Mixed Model Line Design Workshop
Hosted at Toyota Material Handling
Notice: Due to the current Covid-19 pandemic, the live workshops at Toyota have been postponed until they can be conducted safely. Check out the next best option: the Mixed Model Line Design Certification Program that you can complete online.
What You Will Learn at This Workshop
Mixed Model Line Design is a step-by-step methodology for designing high-mix production lines or value streams. It starts with understanding which products and product volumes are going to be produced, the documentation of the processes required to build each one, the capturing of reasonable work times, and the design of flow lines that link and balance the work flow from start to completion.
The result is a production line that can manufacture a large number of different products and options, with high efficiency and quality. We would go so far as to claim that your design, following this methodology, would be unbeatable.
The tools of Mixed Model Line Design allow the design of lines that can handle inevitable changes in mix and volume, without degrading throughput or productivity. And they avoid the need for batching models, and for extensive and costly line changeovers. In fact, this is how the “big boys” build products. This methodology is being used by manufacturing leaders like Toyota, John Deere, Hitachi, Ingersoll Rand, The Boeing Group, and many others. You can learn it too.
Why Toyota Material Handling?
This workshop includes factory tours of Toyota Material Handling, the #1 manufacturer of fork trucks in North America and winner of Assembly Magazine’s Plant of the Year Award. Here’s what Assembly Magazine had to say about Toyota Material Handling.
Toyota has long been regarded as the gold standard for Lean manufacturing. You will see many methods that we teach in-action on the factory floor.
Benefits of Line Design
Who Should Participate?
This workshop is for anyone responsible for designing, implementing, or managing a Mixed Model production line based on Lean principles.
- Manufacturing Engineers
- Material Professionals
- Supply-Chain Professionals
A roadmap is a form of Standard Work for line design. This will give you the ability to improve your line design approach over time, moving towards perfection.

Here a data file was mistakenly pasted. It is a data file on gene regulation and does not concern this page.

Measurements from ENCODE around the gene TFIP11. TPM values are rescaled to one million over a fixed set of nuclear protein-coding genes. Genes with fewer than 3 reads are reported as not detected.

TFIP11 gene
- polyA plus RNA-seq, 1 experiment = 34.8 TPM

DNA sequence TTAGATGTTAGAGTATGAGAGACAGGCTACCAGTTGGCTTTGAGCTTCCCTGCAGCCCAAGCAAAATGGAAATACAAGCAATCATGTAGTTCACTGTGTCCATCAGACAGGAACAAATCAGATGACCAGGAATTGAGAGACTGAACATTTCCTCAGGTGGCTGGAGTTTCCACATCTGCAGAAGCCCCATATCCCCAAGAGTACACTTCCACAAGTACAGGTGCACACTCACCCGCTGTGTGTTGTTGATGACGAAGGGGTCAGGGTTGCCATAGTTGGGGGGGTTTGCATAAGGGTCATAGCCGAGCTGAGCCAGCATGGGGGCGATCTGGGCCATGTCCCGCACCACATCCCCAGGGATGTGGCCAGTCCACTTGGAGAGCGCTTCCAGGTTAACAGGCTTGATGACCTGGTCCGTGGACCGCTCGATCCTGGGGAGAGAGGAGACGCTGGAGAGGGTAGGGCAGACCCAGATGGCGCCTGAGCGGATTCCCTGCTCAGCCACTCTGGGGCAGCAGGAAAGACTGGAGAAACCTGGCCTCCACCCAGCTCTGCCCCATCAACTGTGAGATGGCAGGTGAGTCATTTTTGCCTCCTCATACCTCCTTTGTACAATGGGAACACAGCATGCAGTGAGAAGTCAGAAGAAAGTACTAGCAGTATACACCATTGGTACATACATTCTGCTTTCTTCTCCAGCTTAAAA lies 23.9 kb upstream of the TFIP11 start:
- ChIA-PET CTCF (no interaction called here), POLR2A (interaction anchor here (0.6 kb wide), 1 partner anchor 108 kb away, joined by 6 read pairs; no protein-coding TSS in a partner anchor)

Mixing products has a host of advantages including better lead times, increased flexibility, more efficient use of floor space, and leveled product volumes.
As you define processes, identifying and documenting all those resources is strongly recommended, as you will be calculating the number of all those resources when it comes time to design the line.
One Process Flow Diagram does not provide enough information to make well-informed decisions on the whole line, so you must find a way to extract applicable information.
For your Mixed Model line, Takt is the line’s formulated production rate. This rate is calculated and is a design parameter for the line.
How much time do operators actually spend working? This is an important factor for accurate calculations.
Begin the day with an in-depth tour of one of North America’s best factories! This tour will be led by Toyota managers.
We’ll also teach you how to create and use Standard Work Definitions based on the format we’ve polished over 20+ years of Lean consulting experience.
A process may have more than one type of resource associated with it. It is very common for a process to require Labor resources as well as Machine resources.
How do you calculate the number of necessary workstations? The resource calculation is your starting point for this step, but you need to know how to interpret the calculations.
By allowing an extra unit, an IPK provides one Takt Time of buffer. This will help to smooth out the imbalances that result from varying human work pace, and from the variable work content of different products.
Machines should be integrated directly into your line design as much as possible, but there are some challenges that you might need to overcome when dealing with machine resources.
Different tools apply to different situations, and the relocation of work applies primarily to labor-driven processes. In this lesson we will cover when and how to use six balancing tools: Eliminate Waste, Relocate Work, In-Process Kanbans, Add Resources, Time Plus Inventory, and Sequencing.
Our goal in this lesson is to calculate the optimum batch size that the machine has to build, in order to overcome changeovers and not build up too much inventory.
This is your chance to figure out how the underpinnings of your line will work. How is it going to look? A Straight line? Bend at workstation 4? U-Shaped maybe? If there are batch processes, how would those operate in this line?
As a line designer, you have a long list of things to consider now. There will be equipment, facilities, tools, fixtures, pilot runs, tweak this, tweak that, and then tweak them both again.
What data do you need to collect to build an accurate Simulation Model?
Our goal at the end of the workshop is that every company will have an action plan for an immediate improvement at their home factory.
What can you do to make the greatest improvements at your factory going forward?
Mixed Model Material Flow
The future of manufacturing belongs to multi-product manufacturing, and an essential aspect of this strategy is the optimization of material delivery.
Advanced Mixed Model Manufacturing
A deep dive into complex subjects including Simulation, Sequencing, In-Process Kanban, and Design Validation.